Cibulkova Wins Three Hour Duel to Reach Girls 18s Final; All-Croatian Matchup For Boys 18s Championship
Cibulkova Wins Three Hour Duel to Reach Girls 18s Final; All-Croatian Matchup For Boys 18s Championship ~~~
©Colette Lewis 2005
After a seesaw three set battle of deuce games in the semifinal match between Dominika Cibulkova and Evgeniya Rodina, the last thing any of the hundreds of spectators expected to witness was either player winning five straight points.
But third seeded Cibulkova did just that, roaring back from a 2-5 deficit in the tiebreak to edge Rodina, the tournament's eleventh seed, by a score of 2-6, 6-1, 7-6 (5)at the IMG Bollettieri Academy Saturday afternoon.
After the tiebreak's first change of ends, with Rodina leading 4-2, Cibulkova thought she was doomed when Rodina's forehand clipped the tape and dropped over, leaving the speedy Slovakian watching helplessly. The Russian held up her racquet in apology, and Cibulkova was momentarily deflated.
"But then I said to myself, no, she can't win it on that, and I was going to fight for every single shot."
Cibulkova convinced herself she could win after hitting an exquisite backhand winner down the line to draw to 5-4, and when Rodina made two uncharacteristic errors on Cibulkova's two service points, it was Cibulkova who had the first match point--at the one hour and forty minute mark of the the set.
Urging herself on, saying "pome", Slovakian for "come on", Cibulkova took her time getting set, a pattern throughout the match that contributed to its two hour fifty minute length. Rodina, who had struggled early in the set with cramping, but showing no signs of distress in the later stages, didn't give herself time to get nervous, serving quickly. But her backhand crosscourt floated just wide, and a still fresh-looking Cibulkova raised both hands in triumph.
"It's the toughest match I played all year," said the diminutive blonde from Bratislava, who also had a grueling three setter in the quarterfinal on Friday.
"It was good tennis. These past few matches give you confidence, knowing you can play your best practice tennis on the court."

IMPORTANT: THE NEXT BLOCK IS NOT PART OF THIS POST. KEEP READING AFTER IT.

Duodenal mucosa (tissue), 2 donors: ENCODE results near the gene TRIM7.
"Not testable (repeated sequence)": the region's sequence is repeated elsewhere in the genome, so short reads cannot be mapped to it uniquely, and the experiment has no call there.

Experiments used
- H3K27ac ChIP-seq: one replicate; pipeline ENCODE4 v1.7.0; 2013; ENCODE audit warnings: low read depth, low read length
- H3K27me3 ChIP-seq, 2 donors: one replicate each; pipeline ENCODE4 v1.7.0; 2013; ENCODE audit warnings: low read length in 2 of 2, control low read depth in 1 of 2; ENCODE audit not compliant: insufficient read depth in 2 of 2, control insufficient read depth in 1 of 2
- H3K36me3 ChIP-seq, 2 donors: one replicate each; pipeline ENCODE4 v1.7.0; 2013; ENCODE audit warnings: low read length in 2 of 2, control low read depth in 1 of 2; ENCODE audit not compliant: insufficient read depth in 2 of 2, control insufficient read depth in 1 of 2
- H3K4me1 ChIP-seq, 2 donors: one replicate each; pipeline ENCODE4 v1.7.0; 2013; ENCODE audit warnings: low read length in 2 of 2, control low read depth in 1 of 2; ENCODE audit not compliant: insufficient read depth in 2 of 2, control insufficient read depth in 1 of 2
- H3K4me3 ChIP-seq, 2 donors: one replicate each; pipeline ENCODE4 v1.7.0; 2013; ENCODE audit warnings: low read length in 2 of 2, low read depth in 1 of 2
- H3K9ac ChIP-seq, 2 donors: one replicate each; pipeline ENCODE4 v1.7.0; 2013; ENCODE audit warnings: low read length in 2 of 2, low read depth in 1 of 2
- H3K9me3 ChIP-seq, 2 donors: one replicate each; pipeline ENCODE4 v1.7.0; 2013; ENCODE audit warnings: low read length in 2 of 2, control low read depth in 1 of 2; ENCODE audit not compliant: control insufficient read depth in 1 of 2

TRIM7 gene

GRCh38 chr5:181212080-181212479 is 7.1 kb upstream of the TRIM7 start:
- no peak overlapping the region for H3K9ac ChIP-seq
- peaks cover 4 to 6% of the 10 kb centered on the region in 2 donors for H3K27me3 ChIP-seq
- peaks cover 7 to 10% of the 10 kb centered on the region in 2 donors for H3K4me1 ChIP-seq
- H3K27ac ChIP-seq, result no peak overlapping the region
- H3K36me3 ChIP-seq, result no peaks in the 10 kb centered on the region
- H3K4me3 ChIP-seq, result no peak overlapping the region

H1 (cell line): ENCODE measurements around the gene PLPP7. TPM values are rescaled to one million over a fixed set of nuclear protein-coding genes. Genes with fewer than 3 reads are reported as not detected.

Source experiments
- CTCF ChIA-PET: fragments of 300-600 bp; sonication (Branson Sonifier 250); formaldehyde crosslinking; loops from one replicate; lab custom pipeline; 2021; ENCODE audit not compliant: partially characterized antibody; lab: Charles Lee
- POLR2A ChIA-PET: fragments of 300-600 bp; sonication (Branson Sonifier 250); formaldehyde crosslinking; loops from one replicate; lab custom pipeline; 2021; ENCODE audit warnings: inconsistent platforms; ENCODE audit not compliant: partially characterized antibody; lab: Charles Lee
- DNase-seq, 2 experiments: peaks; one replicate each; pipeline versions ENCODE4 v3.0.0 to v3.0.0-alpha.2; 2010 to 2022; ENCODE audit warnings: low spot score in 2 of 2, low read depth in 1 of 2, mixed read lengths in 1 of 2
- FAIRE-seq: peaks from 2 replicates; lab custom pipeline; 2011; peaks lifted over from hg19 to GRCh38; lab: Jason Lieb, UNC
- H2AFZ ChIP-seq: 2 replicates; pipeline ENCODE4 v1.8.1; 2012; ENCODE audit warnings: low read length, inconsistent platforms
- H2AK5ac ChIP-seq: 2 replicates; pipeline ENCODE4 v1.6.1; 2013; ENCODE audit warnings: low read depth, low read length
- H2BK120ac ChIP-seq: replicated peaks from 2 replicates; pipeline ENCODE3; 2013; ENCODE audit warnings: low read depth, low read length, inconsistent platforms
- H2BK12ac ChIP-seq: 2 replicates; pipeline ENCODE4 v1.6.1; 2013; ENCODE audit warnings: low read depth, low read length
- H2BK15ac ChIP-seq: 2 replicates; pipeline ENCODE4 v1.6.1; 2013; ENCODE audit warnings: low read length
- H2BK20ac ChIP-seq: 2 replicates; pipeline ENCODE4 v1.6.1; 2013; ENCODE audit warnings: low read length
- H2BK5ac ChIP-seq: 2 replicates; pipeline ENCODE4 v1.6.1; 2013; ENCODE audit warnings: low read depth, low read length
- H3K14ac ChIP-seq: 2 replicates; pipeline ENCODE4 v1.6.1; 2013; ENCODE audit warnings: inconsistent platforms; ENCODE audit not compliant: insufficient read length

Cibulkova will test her confidence again in the final, where she will face 10th seed Sorana Cirstea of Romania who defeated unseeded Sabine Lisicki of Germany 7-6(4), 6-2.
The boys final will be a repeat of a Croatia National Championship match when Nikola Mektic, the 13th seed, faces top seed Marin Cilic. But those expecting a mismatch should consider that it was the much smaller Mektic who won that April contest.
Mektic defeated unseeded Kevin Botti Saturday 6-4, 6-3, deflating the sixteen-year-old member of France's Junior Davis Cup Championship team with his use of a shot rarely witnessed in junior tennis--the lob.
At 4-all in the first set, Mektic hit two of them for winners, one at 30-40, to get the only break he would need.
"I like that shot very much," said the soon-to-be seventeen-year-old Zagreb resident, who is playing in his first Eddie Herr. "It's a rare shot, and it seems I always win the next point after too. It's frustrating for opponents."
The six-foot five-inch Cilic defeated fourth seed Dusan Ljoda of the Czech Republic 6-2, 6-1 and credits the calmer winds for his domination.
"I played much better because the wind wasn't so hard, and I played relaxed, much better than yesterday," said the ITF's second ranked junior, who can finish the year at the top of the rankings if he takes the Orange Bowl championship next week in Key Biscayne.
Despite his win over Cilic earlier in the year, Mektic knows beating Cilic is not easy. Asked if the last match provided him with a boost of confidence Mektic laughed and said, "not very much."
Cilic also knows better than to underestimate his countryman.
"Our matches are always very tight; it's going to be interesting," said the seventeen-year-old French Junior Open Champion. "He's a very smart player so it's always tough to play him."
Play begins at 9:00 a.m. Sunday at the IMG Bollettieri Academy in Bradenton.
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